KPMG Insight: This is the first Dear CEO Letter issued by the FCA to asset management firms, setting out specific expectations. Similar to the Dear CEO Letter issued to banks in 2019, asset management firms must develop an organised and specific transition from LIBOR to overnight risk-free rates. In particular, they should identify the products, performance fees, existing contracts, and dependencies in fund operating that are linked to LIBOR. Firms should immediately implement transaction activities and embed the principals and expectations of mentioned by the FCA in their transition plans.

27 February 2020 FCA


2. Federal Reserve Bank of New York introduces the SOFR Averages and Index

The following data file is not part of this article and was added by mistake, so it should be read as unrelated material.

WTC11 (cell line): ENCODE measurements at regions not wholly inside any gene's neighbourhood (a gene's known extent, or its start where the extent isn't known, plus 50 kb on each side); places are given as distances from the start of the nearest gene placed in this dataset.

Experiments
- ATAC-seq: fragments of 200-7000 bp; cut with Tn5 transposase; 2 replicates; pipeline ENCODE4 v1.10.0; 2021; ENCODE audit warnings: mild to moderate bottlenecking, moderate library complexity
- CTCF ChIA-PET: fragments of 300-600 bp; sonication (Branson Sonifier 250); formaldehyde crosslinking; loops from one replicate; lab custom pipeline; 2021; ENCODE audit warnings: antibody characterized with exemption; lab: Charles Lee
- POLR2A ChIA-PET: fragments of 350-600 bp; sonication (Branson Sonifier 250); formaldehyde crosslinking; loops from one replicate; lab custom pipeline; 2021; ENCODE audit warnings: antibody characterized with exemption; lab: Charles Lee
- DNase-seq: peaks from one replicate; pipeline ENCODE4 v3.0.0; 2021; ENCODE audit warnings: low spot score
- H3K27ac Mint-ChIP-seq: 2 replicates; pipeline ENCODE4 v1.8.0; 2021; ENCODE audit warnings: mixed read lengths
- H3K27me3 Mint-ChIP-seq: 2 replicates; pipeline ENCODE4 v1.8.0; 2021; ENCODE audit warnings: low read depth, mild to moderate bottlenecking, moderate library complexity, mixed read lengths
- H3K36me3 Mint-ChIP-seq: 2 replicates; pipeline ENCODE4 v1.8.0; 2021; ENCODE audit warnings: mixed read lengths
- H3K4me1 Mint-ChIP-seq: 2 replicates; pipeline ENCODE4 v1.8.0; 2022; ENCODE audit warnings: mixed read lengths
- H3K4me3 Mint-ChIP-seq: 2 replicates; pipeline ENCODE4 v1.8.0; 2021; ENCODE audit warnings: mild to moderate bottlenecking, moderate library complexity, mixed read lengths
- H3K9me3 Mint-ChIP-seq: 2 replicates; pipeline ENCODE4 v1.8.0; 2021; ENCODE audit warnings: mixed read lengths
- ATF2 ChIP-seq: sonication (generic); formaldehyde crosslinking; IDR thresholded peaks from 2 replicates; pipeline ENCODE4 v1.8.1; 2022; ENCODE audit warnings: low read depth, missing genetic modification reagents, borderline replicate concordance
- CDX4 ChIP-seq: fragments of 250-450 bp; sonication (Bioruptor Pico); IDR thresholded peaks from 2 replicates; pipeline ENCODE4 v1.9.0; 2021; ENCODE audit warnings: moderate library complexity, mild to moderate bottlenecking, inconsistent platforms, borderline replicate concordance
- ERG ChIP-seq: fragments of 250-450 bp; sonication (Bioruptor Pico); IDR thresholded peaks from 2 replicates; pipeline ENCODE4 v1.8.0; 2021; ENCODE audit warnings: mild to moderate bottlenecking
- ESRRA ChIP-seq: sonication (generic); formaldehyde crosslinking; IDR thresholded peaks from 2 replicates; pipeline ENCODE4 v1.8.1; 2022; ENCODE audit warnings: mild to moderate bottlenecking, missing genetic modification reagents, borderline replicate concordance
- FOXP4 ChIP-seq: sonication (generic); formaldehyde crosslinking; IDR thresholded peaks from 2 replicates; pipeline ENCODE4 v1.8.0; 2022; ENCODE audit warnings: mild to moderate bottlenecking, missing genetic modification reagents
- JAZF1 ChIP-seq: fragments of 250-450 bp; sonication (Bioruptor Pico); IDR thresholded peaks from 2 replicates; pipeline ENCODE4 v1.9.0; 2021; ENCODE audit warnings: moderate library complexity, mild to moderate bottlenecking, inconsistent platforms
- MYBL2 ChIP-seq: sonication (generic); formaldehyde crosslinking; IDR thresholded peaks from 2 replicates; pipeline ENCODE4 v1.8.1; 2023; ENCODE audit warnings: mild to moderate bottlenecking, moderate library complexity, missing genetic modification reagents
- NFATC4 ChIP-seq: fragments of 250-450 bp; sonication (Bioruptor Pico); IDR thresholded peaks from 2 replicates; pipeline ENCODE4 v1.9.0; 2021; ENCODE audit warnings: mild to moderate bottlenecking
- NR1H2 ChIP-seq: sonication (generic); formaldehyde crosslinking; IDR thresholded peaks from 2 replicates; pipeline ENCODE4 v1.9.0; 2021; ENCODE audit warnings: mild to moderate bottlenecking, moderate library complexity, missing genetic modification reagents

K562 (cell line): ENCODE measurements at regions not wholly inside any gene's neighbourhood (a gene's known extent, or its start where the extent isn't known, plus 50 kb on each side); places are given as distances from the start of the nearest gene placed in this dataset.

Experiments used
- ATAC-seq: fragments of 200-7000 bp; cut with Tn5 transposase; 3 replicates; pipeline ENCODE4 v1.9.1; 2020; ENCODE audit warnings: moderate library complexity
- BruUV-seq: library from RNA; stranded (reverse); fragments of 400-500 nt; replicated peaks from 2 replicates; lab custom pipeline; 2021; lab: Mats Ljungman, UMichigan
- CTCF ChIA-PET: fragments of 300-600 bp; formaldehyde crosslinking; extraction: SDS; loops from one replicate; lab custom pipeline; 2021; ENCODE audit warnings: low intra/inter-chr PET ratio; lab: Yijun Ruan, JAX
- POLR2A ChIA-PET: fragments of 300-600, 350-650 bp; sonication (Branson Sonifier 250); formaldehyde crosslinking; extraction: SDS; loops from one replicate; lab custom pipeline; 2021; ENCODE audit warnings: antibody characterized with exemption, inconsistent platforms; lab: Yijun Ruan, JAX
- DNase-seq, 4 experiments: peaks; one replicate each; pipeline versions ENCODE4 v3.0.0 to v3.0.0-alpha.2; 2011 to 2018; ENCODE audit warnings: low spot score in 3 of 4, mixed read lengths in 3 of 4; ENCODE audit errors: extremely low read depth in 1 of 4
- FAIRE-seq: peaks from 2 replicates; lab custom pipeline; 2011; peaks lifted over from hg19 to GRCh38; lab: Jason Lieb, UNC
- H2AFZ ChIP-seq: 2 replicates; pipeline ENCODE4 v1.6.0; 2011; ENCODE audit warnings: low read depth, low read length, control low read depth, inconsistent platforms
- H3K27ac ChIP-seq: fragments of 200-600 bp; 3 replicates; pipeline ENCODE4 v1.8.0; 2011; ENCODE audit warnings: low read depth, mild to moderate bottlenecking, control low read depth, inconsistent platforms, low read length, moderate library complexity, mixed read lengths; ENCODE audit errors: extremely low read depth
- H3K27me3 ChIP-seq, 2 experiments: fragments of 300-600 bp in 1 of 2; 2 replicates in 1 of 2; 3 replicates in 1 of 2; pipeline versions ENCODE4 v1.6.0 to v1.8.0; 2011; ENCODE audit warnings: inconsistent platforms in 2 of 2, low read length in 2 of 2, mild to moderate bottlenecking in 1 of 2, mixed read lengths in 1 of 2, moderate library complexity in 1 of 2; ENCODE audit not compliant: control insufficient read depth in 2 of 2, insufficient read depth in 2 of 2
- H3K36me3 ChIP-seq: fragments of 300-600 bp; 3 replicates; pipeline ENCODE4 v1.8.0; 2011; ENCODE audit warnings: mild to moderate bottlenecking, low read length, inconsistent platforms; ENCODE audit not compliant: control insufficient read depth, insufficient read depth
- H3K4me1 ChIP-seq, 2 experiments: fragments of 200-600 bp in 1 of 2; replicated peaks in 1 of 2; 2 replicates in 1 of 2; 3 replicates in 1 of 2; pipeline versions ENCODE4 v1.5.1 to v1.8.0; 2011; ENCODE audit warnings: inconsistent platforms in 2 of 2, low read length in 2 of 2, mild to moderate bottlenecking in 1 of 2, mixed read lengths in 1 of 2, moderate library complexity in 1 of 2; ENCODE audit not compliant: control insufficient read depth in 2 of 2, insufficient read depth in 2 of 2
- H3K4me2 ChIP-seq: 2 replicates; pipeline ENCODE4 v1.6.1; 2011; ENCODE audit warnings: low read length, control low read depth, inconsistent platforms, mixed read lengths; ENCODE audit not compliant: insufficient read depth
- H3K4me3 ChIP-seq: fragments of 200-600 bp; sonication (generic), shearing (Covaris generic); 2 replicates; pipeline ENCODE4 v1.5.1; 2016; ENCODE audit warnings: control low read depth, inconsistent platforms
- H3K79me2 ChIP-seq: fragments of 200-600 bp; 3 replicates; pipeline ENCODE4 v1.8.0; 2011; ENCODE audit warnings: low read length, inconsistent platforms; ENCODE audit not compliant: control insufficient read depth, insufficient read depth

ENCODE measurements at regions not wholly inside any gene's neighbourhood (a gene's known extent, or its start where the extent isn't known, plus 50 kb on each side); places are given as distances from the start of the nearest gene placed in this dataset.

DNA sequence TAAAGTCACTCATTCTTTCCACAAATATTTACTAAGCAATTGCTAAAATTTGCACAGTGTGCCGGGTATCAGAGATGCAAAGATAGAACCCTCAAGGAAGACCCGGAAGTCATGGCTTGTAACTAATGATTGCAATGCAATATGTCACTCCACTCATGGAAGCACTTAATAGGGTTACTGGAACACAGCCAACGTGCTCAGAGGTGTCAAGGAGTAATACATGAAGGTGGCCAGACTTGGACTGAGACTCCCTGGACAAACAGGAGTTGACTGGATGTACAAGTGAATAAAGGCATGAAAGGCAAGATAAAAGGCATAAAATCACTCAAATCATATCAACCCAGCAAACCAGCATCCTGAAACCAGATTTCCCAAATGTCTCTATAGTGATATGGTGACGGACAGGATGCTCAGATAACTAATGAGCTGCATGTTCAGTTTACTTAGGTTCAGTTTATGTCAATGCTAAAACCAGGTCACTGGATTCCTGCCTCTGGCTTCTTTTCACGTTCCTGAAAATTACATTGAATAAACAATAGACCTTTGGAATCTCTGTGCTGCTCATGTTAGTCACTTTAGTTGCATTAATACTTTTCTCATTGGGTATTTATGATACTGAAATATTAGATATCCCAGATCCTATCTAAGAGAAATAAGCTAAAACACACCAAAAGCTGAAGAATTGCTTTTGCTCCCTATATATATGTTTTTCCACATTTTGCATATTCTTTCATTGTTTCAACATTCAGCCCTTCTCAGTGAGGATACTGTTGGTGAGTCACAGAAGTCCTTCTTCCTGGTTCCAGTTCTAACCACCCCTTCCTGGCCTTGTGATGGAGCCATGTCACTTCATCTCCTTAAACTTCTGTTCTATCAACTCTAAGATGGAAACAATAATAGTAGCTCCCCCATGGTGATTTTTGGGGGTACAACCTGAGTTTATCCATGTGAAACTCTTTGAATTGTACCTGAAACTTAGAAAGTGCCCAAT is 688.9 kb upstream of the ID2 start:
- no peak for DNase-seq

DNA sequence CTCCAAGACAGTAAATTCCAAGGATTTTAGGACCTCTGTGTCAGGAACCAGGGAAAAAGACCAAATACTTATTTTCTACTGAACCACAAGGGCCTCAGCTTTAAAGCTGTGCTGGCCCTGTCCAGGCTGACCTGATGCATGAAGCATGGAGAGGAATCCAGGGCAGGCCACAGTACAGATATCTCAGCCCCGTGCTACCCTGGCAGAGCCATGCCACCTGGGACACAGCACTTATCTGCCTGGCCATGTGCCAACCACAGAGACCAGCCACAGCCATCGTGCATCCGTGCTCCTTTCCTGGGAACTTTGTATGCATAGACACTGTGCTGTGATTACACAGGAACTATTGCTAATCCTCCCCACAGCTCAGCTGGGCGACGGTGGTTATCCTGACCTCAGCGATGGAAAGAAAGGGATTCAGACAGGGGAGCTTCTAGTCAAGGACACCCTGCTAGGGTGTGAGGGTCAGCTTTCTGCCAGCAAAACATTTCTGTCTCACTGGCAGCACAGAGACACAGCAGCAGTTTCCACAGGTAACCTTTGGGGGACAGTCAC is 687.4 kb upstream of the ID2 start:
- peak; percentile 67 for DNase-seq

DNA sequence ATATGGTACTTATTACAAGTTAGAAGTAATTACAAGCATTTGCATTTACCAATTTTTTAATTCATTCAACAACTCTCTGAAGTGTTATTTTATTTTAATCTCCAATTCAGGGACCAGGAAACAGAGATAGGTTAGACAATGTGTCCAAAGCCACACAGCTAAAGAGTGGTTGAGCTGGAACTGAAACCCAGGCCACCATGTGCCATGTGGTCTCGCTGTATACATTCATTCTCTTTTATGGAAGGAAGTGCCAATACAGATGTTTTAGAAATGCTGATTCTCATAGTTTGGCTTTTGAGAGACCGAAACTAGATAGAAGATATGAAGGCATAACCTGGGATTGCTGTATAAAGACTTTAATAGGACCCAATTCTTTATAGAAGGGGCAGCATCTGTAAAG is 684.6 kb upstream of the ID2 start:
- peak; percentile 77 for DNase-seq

The Federal Reserve Bank of New York (New York Fed), as an administrator of the Secured Overnight Financing Rate (SOFR) and in cooperation with the Treasury Department’s Office of Financial Research (OFR), announced the publication of three daily compounded SOFR averages: “30-day Average SOFR”, “90-day Average SOFR”, and “180-day Average SOFR”, as well as the SOFR Index, in order to support the USD LIBOR transition. In the production of the SOFR Averages and Index, the New York Fed adopted policies and procedures consistent with best practices for financial benchmarks, including the IOSCO Principles for Financial Benchmarks. Additional information about the policies and procedures related to administration of the SOFR Averages and Index, including the calculation methodology, treatment of non-business days, and revision policy, is available on the New York Fed’s website. In the coming months, the New York Fed intended to update its IOSCO Statement of Compliance to include the SOFR Averages and Index. Tom Wipf, AFFC Chair and Vice Chairman of Institutional Securities at Morgan Stanley, also published a statement to welcome the publication of the SOFR Averages and Index.